I live on two different planets simultaneously. It is reassuring to look outside at the spring returning. The ice is all gone from the pond, and little bass are swimming in shallows. Buds are swelling. Yesterday, I watched a Cooper’s hawk circle the pasture, dive, and reascend with a vole in it talons. The complex biological system of our area is beginning to reinvigorate.
And of course I’m surrounded by many layers of panics. Order volumes are higher than ever so packing orders and restocking freezers is a nonstop project. We’re working on backup plans to ensure packaging materials and supplies stay in stock. Chickens begin hatching in a few weeks. We’re trying to keep the kids on track with school work from home. We aren’t getting enough sleep, and we sure aren’t getting enough done.
I’d like to be the sort of guy who could talk honestly about finding peace in hard times. But I don’t possess the level of equipoise to which I aspire. The following poem by Wendell Berry speaks from the perspective of a person I’d wish to be. But somehow I never manage to “go and lie down”. The closest I come is stopping for a minute to look.
The Peace of Wild Things
When despair for the world grows in me
and I wake in the night at the least sound
in fear of what my life and my children’s lives may be,
I go and lie down where the wood drake
rests in his beauty on the water, and the great heron feeds.
I come into the peace of wild things
who do not tax their lives with forethought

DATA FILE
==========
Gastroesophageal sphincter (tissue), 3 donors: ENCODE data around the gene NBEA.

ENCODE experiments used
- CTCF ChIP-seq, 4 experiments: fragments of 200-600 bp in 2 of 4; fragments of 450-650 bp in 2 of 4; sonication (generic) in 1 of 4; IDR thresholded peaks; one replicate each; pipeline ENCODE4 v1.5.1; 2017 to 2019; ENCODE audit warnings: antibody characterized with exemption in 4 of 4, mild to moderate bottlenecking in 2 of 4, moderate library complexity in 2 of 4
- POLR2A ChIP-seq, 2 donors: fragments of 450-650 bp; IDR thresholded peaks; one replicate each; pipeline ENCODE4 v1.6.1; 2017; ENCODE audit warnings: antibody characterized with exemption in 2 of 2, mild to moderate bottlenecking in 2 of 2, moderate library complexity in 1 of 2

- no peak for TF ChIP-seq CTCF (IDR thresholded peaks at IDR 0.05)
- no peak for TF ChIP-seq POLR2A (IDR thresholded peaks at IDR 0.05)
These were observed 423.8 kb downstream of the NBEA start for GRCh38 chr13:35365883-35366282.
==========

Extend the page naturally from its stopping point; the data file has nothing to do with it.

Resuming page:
of grief. I come into the presence of still water.
And I feel above me the day-blind stars
waiting with their light. For a time
I rest in the grace of the world, and am free.
– Wendell Berry, The Peace of Wild Things: And Other Poems
I think the core of the challenge is in finding what to do with my admiration for “wild things who do not tax their lives with forethought of grief.” I wonder if it is possible to truly live as a human in this chaotic world without forethought of grief. Forethought of grief is probably the most quintessentially human cognitive process. Maybe a little forethought of grief would have saved the vole from being eaten by the hawk. We do well to contemplate wild things and to find instruction in the instantaneity of their lives, but as with any moral axiom, this is only one piece of the balancing act of conflicting ideas and ideals we must simultaneously hold in our heads.
Somehow we need to consider the lilies of the field while also considering the chickens in the pasture, the orders on the farm website, and the broken starter solenoid on the tractor.
All the best to each of you as you keep walking the impossible path between prudence and panic.